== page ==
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Calculating the New Balance Between Disclosure and Non-Disclosure of Potential FCPA Violations

The Justice Department’s new FCPA Corporate Enforcement Policy has altered the balance between disclosure and non-disclosure of FCPA violations.  How is that for a profound grasp of the obvious?

All kidding aside, the question is how much has the balance been changed?  I am not sure there will be a significant increase in the number of companies deciding to seek the benefits under the new policy by voluntarily disclosing FCPA violations, but I am convinced there will be an increase.

At the outset, the new policy’s adoption of a declination presumption is a significant new policy.  Instead of the promise of up to a 50 percent reduction from the lower end of the US Sentencing Guideline range, the new policy gives FCPA practitioners a strong argument for a declination.  But, the declination still comes with costs for disgorgement, restitution and forfeiture.

In contrast, the Antitrust Division’s leniency policy gives the first-in leniency applicant a complete pass, along with the company’s officers, directors and employees.  Notwithstanding this complete pass to the first-in applicant, the company earning leniency is still subject to an antitrust class action for damages that are inevitably filed by customers, vendors and suppliers of a cartel.

Going back to the FCPA Corporate Enforcement Policy, a declination-disgorgement result requires the absence of aggravating factors.  The Justice Department’s illustrative list of such factors is understandable – involvement of senior executives, large profits earned from bribery, systemic violations and recidivism.  A company with a prior FCPA settlement will not be entitled to the benefits of a declination-disgorgement settlement.  No one can argue with such a result.  Nor should a company that engaged in systemic bribery — such as Rolls Royce, Telia, Teva, Odebrecht, VimpelCom, Siemens, or Daimler — be eligible for a declination-disgorgement resolution.  As with any government prosecution policy, there will be close cases where the resolution of a case may turn on specific facts and circumstances.

Even when a company is disqualified from a declination-disgorgement resolution, the company can still earn a 50 percent reduction and a probable avoidance of a corporate monitor under the new policy by voluntarily disclosing the conduct, fully cooperating with the investigation, and remediating its corporate ethics and compliance program.

It is important to put this new policy in context.  It is extraordinary for US prosecutors to issue such guidance to the business community in order to explain its exercise of prosecutorial discretion.  As with every policy issuance by federal prosecutors, the new policy does not create enforceable legal rights.  But the new policy statement is an extraordinary effort at increasing transparency and providing clear rules on how DOJ will handle such cases.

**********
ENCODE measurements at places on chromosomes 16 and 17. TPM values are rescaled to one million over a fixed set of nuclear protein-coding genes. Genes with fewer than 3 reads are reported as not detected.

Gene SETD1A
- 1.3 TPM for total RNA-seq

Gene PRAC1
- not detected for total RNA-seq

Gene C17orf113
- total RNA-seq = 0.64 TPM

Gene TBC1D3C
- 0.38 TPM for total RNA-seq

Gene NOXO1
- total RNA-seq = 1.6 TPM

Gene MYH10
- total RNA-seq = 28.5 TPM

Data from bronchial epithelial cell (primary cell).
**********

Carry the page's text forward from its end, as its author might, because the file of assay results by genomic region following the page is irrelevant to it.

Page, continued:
Given the new policy, companies have to recalibrate the disclosure versus non-disclosure decision tree.  If a company chooses not to disclose its conduct to the Justice Department, the company has to conduct an in-depth internal investigation, follow all leads, terminate those actors responsible for the conduct, including supervisory personnel who knew or should have known about the conduct, and then remediate its compliance program.  The entire process has to be documented.  In the event that the Justice Department learns of the conduct and launches an investigation, the company can then present prosecutors with a full report and presentation on how it handled the matter.  If the company fully cooperates and remediates its compliance program, it will still be entitled to a 25 percent reduction from the lower end of the US Sentencing Guideline range.

In the non-disclosure case, the company has to take into account the likelihood of detection, which in most cases should be fairly low, against the increase in the fine, which could be declination-disgorgement or 50 percent (and disgorgement) from the lower end of the US Sentencing Guideline range versus only a 25 percent reduction from the lower end of the US Sentencing Guideline range.

This calculation appears to be difficult but given the FCPA track record there are plenty of data points to use for comparison to a company’s potential choice.

Aside from the question of voluntary disclosure versus non-disclosure, a company has to take into account its culture and the impact that the matter has had on its overall corporate operations.  There is nothing that requires or mandates that company disclose to the government FCPA violations.  If a company chooses the non-disclosure route, the company has to demonstrate its full commitment to integrity by conducting an aggressive and robust internal investigation, terminate all executives and employees connected to the misconduct, and invest in enhanced ethics and compliance program improvements.

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1 Response

  1. December 15, 2017

    […] Mike Volkov asks if new FCPA Corporate Enforcement Policy has altered the balance between disclosure and non-disclosure of FCPA violations? See his post in Corruption Crime and Compliance. […]